Students Seek To Improve Tailgate

Campus leaders hope to reach compromise on controversial rules for Harvard-Yale event

A newly formed student-advisory commission consisting of House Committee (HoCo) chairs and other student leaders will meet this week to discuss ways to better this year’s Harvard-Yale tailgate, according to Campus Life Fellow John T. Drake ’06.

Just last week, the College announced that no student will be allowed to bring alcohol onto Ohiri Field this year, following the College’s negotiations with the Boston Police Department (BPD). The announcement created some concern among students.

But Drake said he plans to use the advisory group’s suggestions to improve the tailgate.

“The dean’s office is very interested to hear suggestions from this group and to work with students to plan a successful tailgate,” wrote Drake, who is organizing the commission.

When asked if the commission’s recommendations could result in changes to the alcohol policy, however, Drake wrote that the goal is to “find ways to make the tailgate the best it can be within the scope of the laws of the Commonwealth and the rules set forth by the Boston Police Department and the deans.”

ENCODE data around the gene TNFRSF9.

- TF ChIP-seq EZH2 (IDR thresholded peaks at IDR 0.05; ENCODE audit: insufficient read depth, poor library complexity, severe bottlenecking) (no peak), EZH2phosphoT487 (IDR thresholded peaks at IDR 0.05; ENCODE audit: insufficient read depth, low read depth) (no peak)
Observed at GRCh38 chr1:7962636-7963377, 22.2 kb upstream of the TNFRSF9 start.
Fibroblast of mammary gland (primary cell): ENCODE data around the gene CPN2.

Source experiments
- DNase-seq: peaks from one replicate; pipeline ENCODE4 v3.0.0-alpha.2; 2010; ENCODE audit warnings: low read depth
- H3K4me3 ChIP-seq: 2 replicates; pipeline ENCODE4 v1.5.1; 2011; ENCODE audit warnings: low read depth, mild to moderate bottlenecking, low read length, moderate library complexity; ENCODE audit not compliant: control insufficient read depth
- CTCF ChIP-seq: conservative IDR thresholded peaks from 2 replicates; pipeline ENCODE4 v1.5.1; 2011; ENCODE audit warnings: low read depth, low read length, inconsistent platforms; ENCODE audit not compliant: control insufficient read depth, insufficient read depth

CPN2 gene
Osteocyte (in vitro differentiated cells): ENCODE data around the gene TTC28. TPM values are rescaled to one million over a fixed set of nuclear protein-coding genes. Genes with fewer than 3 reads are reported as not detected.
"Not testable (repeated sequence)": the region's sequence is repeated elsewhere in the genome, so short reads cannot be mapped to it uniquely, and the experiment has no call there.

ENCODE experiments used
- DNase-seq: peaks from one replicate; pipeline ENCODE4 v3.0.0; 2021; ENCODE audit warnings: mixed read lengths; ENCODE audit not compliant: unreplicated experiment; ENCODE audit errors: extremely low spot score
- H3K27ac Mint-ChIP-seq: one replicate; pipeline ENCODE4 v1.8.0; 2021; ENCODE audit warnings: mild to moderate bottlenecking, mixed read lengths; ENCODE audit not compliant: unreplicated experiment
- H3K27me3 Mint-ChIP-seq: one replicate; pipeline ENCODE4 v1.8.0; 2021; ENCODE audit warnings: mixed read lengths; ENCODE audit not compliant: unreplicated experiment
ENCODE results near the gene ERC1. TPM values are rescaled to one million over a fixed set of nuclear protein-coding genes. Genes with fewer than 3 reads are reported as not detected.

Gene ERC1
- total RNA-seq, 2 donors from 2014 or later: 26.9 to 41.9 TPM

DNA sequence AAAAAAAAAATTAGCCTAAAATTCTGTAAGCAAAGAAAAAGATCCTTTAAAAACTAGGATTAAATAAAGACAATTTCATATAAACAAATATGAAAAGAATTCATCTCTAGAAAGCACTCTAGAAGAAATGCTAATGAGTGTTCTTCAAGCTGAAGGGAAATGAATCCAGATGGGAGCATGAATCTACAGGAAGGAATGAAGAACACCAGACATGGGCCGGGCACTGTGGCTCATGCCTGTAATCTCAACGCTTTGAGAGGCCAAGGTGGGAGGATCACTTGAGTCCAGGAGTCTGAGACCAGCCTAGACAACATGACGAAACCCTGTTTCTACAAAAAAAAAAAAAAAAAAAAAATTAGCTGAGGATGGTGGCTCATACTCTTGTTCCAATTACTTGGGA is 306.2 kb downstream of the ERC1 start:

The new rules have left some students searching for options beyond the traditional Ohiri Field tailgate.

The president of the Black Students Association (BSA), Jason C. B. Lee ’08, the student commission he will be able to “find alternatives” to the current plan for the tailgate.

“The Harvard-Yale tailgate is the social apex of the year and we do recognize that alcohol is a part of that,” Lee said, adding that the BSA might hold its own party before The Game as a “last resort” if no compromise can be reached.

Daniel Gonzalez-Kreisberg ’07, the co-chair of Cabot HoCo, said before last night’s HoCo meeting that Cabot HoCo would likely wait for more campus communication before trying to come up with tailgate plans.

“There’s a question of whether HoCos are going to come together or whether each individual HoCo will try to do its own thing which hasn’t been answered,” Gonzalez-Kreisberg said.

While Drake did not speculate on what the committee might recommend, Lee said he hoped the committee would work on “centralizing [the tailgate], turning it into a party atmosphere, bringing back the kegs.”

But Lee’s ideal compromise may not be possible: kegs have been banned from Ohiri Field since 2002.

—Staff writer Liz C. Goodwin can be reached at